He explains many examples of souvenir commodities as ‘patronizing, exploitative and useless.’ The products contain a message slapped haphazardly onto a preexisting form with preexisting connotations. From my perspective, the only reason these products are consumed is because of the text written on them. Merchandise, giveaways, and promotional items are often an afterthought in the design process. They are created after the implementation of a design system, often by a third party. Many items sold that are commemorative or nostalgic in purpose often require no level of thought, and represent nothing close to a personalized experience. They simply act as successfully as would a sign that reads “I was in London and the Olympics were happening.” Why is it that this would be less impressive to bring home than a snow globe essentially communicating the same message.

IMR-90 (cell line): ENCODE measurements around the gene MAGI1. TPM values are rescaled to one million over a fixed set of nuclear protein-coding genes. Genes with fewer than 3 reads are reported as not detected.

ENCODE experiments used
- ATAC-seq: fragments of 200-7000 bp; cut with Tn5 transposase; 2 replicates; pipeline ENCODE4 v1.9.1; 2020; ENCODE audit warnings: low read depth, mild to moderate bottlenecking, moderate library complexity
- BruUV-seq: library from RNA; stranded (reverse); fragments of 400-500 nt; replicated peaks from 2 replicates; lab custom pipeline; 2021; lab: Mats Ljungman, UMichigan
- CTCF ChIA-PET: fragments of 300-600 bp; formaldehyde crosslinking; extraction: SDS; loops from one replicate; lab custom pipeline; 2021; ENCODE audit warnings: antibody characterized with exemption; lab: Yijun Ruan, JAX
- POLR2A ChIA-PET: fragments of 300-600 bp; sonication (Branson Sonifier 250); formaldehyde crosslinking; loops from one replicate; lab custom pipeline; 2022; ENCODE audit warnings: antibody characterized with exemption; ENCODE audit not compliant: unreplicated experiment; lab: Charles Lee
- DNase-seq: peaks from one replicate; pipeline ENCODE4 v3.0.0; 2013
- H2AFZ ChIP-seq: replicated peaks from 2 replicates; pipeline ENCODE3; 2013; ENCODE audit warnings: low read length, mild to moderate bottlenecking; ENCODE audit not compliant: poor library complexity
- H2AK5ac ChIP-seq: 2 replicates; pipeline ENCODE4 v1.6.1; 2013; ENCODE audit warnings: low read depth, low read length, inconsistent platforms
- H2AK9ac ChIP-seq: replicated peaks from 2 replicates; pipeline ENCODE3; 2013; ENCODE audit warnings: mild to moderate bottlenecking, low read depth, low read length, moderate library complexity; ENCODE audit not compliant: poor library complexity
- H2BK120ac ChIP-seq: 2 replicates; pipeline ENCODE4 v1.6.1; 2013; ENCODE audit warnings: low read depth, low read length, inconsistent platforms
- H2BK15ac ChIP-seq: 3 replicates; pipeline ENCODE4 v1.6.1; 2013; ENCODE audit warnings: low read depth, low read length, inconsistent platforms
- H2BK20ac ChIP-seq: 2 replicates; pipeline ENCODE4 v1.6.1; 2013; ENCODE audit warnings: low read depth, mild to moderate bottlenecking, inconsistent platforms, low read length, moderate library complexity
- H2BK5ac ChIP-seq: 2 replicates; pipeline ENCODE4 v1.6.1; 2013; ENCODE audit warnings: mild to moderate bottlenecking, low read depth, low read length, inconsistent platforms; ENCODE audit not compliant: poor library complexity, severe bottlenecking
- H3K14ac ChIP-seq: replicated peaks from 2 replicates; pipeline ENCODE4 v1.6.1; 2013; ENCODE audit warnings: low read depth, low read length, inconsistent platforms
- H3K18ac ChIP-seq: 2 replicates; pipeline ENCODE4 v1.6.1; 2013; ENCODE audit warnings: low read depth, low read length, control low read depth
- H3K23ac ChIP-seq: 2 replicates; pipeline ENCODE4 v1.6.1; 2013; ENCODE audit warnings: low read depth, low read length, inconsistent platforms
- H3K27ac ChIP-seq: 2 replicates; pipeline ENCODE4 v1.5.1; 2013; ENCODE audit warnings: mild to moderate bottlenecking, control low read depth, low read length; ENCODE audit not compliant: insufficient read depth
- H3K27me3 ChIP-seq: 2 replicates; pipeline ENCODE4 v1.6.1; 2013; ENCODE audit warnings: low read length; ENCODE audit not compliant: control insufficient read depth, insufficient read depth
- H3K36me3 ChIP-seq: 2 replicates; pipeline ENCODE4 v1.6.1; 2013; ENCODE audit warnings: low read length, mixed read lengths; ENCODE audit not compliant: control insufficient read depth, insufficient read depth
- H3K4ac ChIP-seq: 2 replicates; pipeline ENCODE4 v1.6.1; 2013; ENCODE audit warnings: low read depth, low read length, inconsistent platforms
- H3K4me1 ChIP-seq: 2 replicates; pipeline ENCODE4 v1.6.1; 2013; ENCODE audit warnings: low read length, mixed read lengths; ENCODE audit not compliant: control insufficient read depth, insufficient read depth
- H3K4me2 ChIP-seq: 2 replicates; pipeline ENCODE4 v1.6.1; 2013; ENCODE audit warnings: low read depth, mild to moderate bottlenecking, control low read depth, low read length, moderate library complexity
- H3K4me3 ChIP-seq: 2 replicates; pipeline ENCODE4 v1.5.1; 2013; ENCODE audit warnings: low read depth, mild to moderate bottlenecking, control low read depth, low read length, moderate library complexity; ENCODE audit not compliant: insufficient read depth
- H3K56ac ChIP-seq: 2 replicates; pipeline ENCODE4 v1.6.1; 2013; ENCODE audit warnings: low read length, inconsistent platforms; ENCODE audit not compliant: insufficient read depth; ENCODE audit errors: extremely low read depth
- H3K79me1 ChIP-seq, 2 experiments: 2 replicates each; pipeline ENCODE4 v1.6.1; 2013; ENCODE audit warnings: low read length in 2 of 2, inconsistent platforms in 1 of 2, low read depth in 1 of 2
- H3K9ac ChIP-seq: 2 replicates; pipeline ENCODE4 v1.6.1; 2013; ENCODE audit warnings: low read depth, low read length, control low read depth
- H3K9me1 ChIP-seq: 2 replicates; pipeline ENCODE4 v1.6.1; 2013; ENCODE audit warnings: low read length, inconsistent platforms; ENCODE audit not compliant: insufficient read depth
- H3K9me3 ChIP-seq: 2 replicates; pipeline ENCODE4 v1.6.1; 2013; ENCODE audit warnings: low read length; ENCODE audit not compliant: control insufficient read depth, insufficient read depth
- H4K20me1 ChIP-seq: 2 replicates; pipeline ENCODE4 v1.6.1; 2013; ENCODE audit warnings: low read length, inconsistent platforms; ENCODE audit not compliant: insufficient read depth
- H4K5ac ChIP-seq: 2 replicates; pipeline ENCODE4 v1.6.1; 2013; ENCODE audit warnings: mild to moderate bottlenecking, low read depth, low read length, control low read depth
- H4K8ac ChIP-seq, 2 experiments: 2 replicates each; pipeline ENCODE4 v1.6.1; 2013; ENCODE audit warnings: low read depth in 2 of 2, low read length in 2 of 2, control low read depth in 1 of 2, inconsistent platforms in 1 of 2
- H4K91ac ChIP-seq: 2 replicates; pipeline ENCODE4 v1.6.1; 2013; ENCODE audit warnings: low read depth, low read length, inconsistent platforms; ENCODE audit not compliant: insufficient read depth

As a designer I am constantly thinking about how we can enhance our experience in this world, and I believe for many people these experiences are hard to recognize. They often happen in our subconscious and many do not realize how much our visual world affects our human experience. It is important not to dumb down our culture with what is familiar and easy. We should always strive to think and create new experiences for the masses. That is our job as designers and communicators and the minute we give up on that goal, our culture is bound to suffer.